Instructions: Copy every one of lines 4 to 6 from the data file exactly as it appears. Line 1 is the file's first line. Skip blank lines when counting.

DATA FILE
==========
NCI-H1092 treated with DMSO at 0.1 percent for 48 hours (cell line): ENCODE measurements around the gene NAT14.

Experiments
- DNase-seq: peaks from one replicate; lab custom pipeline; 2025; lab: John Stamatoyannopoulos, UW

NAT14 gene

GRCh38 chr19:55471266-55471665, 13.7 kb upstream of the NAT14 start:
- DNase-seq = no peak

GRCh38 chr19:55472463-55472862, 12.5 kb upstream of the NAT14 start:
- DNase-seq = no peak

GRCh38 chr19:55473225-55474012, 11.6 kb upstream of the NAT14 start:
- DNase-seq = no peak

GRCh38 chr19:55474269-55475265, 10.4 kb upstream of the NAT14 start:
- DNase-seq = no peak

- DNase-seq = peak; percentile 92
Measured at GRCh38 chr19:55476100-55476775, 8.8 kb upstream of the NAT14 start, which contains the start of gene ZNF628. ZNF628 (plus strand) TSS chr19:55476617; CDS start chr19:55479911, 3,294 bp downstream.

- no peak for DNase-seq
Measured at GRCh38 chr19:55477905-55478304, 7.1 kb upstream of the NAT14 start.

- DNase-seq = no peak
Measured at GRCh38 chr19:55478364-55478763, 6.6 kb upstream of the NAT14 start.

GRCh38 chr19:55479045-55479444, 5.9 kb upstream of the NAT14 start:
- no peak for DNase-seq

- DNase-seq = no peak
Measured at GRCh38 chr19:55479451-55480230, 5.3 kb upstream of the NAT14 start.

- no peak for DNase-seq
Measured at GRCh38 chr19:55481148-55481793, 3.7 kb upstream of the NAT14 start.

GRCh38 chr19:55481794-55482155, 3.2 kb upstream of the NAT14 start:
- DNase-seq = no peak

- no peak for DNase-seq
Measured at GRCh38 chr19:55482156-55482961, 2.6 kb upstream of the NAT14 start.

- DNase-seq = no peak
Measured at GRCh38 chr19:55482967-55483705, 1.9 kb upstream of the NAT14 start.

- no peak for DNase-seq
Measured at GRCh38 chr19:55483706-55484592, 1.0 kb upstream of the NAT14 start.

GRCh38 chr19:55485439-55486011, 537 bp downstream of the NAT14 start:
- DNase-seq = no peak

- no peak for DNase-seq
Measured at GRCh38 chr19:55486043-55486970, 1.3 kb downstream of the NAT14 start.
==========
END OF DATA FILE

NAT14 gene

GRCh38 chr19:55471266-55471665, 13.7 kb upstream of the NAT14 start:
- DNase-seq = no peak